Lost, in translation

Private equity firms don't detail bad news, but as a recent Refcomiscommunication illustrates, perhaps they should.

It used to be that private equity firms rarely communicated with the press. Now, all but the most secretive are fond of press releases when there's a bit of good news to deliver.

?Good news? usually means the closing of a fund, a promotion, the announcement of a proposed deal, the closing of a deal, the exit of a deal. In recent years, many firms have even gone as far as to detail what return was generated following an exit.

For obvious reasons, private equity firms rarely issue press releases on the occasion of bad news – staff departures, law suits, portfolio company wipeouts. Perhaps they should.

A spokesperson for Boston-based Thomas H. Lee Partners recently had to launch into damage-control mode following the publication of articles that applied an aggressive interpretation to the size of the firm's losses in Refco, the scandalized, bankrupt brokerage firm formerly led by Phillip Bennett.

A January 25 Reuters article stated that Thomas H. Lee Partners lost $1.36 billion as a result of Refco's collapse. The article cited SEC filings as a source.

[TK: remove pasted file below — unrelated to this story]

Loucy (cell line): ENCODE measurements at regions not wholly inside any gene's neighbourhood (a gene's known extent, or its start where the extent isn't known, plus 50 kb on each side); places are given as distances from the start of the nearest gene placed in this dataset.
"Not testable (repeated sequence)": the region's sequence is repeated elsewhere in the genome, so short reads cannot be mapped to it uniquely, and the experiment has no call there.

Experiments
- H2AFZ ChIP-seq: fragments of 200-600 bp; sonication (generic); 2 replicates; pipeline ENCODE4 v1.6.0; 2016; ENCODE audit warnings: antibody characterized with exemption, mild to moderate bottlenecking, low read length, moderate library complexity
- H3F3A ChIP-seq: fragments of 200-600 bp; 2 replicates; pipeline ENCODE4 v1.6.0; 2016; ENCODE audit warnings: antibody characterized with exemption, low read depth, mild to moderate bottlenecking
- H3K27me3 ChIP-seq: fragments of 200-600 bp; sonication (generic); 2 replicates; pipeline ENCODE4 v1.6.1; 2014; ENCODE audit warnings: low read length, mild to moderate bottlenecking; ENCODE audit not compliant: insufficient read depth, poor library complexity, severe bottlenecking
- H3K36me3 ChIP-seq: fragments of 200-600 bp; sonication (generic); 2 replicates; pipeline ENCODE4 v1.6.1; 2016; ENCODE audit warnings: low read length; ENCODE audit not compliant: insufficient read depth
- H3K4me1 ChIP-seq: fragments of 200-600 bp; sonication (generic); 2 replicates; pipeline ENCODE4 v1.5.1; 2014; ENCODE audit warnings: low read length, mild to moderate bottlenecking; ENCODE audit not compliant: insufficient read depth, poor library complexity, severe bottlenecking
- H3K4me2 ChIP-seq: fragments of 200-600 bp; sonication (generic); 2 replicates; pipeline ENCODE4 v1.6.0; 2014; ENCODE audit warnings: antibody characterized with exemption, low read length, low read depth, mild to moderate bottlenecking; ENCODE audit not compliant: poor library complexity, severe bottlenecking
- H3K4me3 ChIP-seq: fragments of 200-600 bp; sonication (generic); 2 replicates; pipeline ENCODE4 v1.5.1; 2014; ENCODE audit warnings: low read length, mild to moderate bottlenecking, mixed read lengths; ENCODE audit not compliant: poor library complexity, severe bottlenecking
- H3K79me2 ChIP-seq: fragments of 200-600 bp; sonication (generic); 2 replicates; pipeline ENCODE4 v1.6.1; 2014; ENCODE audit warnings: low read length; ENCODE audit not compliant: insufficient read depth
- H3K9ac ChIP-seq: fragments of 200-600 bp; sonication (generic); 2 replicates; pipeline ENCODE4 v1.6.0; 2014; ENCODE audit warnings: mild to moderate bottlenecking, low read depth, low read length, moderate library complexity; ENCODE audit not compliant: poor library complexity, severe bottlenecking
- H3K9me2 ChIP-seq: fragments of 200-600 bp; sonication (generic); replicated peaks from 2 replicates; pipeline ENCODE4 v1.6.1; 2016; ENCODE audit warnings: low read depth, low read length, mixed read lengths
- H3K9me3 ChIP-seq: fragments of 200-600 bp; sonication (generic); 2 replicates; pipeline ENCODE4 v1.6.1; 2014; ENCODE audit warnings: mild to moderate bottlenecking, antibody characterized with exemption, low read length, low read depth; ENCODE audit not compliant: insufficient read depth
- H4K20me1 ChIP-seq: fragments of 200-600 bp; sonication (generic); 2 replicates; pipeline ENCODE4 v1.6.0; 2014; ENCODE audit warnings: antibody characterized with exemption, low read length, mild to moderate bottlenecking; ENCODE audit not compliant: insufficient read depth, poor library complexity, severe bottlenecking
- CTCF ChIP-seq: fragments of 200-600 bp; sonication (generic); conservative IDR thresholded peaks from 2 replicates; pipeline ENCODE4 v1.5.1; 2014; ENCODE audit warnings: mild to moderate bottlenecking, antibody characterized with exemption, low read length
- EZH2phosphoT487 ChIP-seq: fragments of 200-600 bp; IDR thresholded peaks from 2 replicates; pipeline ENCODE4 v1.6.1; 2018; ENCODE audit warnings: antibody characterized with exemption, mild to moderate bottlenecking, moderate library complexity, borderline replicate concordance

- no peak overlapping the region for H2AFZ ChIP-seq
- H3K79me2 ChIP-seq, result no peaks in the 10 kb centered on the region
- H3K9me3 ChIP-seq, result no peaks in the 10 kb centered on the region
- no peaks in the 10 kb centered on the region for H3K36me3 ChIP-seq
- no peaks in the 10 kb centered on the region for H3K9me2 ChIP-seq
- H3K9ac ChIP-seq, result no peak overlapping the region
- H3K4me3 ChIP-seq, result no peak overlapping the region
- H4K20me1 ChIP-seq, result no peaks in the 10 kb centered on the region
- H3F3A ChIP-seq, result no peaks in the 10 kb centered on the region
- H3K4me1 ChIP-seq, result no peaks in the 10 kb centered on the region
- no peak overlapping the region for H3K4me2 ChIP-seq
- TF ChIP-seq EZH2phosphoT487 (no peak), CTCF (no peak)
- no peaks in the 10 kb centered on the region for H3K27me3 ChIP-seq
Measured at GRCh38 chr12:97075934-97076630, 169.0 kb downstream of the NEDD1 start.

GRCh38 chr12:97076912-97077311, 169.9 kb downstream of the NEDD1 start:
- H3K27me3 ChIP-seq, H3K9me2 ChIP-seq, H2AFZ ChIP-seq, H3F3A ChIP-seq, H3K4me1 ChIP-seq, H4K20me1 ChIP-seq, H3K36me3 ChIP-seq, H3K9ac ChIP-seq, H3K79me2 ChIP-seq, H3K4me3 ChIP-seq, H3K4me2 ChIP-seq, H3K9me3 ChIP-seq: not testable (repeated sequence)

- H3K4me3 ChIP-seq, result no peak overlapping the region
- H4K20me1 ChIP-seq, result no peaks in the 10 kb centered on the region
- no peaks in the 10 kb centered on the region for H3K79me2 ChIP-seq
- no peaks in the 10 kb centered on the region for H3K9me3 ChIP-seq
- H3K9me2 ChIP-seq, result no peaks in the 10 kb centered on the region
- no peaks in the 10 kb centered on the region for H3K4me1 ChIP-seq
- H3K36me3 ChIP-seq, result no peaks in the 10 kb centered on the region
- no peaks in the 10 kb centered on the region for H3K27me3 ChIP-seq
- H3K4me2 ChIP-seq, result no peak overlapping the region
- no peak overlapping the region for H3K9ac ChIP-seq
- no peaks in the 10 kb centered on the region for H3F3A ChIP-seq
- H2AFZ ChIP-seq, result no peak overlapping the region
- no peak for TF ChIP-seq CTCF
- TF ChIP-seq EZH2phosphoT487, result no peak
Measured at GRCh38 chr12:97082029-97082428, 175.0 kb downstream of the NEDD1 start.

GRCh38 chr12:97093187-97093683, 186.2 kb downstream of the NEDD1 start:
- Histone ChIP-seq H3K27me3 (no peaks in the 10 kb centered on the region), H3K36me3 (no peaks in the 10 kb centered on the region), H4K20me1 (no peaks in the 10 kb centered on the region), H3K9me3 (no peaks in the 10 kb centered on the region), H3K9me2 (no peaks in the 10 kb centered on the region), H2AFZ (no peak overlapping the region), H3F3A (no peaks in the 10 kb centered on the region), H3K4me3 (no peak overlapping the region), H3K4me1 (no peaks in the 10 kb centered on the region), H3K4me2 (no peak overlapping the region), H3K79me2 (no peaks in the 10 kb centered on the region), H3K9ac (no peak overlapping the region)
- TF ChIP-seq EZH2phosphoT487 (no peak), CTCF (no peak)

The Reuters article got its $1.36 billion number by calculating the difference between the value of Thomas H. Lee Partner's public stake in Refco prior to the revelation of accounting fraud at the company and the value of the stake recently.

According to the Thomas H. Lee Partners spokesperson, however, the firm invested $453 million in equity in Refco, and subsequently took out $208 million through a dividend recapitalization and in the initial public offering. The firm has therefore lost $245 million on its Refco investment. The $1.36 billion represents an unrealized gain during happier times.

But that's not what the headlines looked like. A January 26 headline in the Los Angeles Times read ?Thomas H. Lee Loses $1.36 Billion on Refco.? A Bloomberg headline read ?Investor says troubles cost it $1.36 billion.? Last month, a report in Metal Bulletin repeated the $1.36 billion loss figure in its headline.

Most private equity bean counters draw a clear distinction between a potential gain and an actual equity loss. The nuances of this distinction can often get glossed over in the press, without direction from a media-savvy communications professional.